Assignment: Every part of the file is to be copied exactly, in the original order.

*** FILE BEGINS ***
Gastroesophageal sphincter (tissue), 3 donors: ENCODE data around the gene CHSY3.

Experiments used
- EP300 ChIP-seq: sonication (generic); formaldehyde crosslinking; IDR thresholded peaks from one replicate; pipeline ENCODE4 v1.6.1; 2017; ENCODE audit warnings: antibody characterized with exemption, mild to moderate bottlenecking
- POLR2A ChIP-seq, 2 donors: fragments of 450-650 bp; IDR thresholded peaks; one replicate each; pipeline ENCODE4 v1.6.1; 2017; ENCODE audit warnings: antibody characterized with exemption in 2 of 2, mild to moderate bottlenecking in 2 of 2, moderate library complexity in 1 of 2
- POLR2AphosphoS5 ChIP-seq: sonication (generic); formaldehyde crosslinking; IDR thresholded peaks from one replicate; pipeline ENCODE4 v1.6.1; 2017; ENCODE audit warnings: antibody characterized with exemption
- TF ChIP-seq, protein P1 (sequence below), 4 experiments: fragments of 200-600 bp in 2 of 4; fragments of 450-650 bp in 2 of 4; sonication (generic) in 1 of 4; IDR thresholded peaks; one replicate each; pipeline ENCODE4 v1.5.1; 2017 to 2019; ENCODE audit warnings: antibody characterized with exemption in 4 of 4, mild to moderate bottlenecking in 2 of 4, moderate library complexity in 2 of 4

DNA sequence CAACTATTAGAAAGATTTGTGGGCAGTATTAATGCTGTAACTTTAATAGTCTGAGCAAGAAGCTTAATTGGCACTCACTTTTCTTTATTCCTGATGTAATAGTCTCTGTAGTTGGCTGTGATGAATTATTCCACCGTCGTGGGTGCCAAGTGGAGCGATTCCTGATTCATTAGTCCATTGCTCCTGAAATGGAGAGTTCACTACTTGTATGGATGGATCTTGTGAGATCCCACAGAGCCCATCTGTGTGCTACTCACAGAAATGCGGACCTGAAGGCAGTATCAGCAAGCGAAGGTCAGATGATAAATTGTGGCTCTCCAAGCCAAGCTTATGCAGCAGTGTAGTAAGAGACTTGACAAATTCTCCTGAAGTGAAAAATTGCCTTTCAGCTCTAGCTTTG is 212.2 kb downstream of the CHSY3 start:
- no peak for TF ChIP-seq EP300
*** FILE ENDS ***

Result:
Gastroesophageal sphincter (tissue), 3 donors: ENCODE data around the gene CHSY3.

Experiments used
- EP300 ChIP-seq: sonication (generic); formaldehyde crosslinking; IDR thresholded peaks from one replicate; pipeline ENCODE4 v1.6.1; 2017; ENCODE audit warnings: antibody characterized with exemption, mild to moderate bottlenecking
- POLR2A ChIP-seq, 2 donors: fragments of 450-650 bp; IDR thresholded peaks; one replicate each; pipeline ENCODE4 v1.6.1; 2017; ENCODE audit warnings: antibody characterized with exemption in 2 of 2, mild to moderate bottlenecking in 2 of 2, moderate library complexity in 1 of 2
- POLR2AphosphoS5 ChIP-seq: sonication (generic); formaldehyde crosslinking; IDR thresholded peaks from one replicate; pipeline ENCODE4 v1.6.1; 2017; ENCODE audit warnings: antibody characterized with exemption
- TF ChIP-seq, protein P1 (sequence below), 4 experiments: fragments of 200-600 bp in 2 of 4; fragments of 450-650 bp in 2 of 4; sonication (generic) in 1 of 4; IDR thresholded peaks; one replicate each; pipeline ENCODE4 v1.5.1; 2017 to 2019; ENCODE audit warnings: antibody characterized with exemption in 4 of 4, mild to moderate bottlenecking in 2 of 4, moderate library complexity in 2 of 4

DNA sequence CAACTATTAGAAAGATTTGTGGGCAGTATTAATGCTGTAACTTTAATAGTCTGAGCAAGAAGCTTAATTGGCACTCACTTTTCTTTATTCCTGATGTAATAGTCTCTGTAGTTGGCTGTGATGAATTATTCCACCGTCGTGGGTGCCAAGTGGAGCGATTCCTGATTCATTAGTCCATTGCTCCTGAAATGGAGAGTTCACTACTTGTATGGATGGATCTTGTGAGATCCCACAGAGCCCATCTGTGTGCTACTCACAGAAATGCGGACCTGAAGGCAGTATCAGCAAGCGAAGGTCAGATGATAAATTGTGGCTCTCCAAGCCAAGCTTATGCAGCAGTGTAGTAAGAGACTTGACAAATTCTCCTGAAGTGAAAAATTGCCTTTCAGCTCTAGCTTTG is 212.2 kb downstream of the CHSY3 start:
- no peak for TF ChIP-seq EP300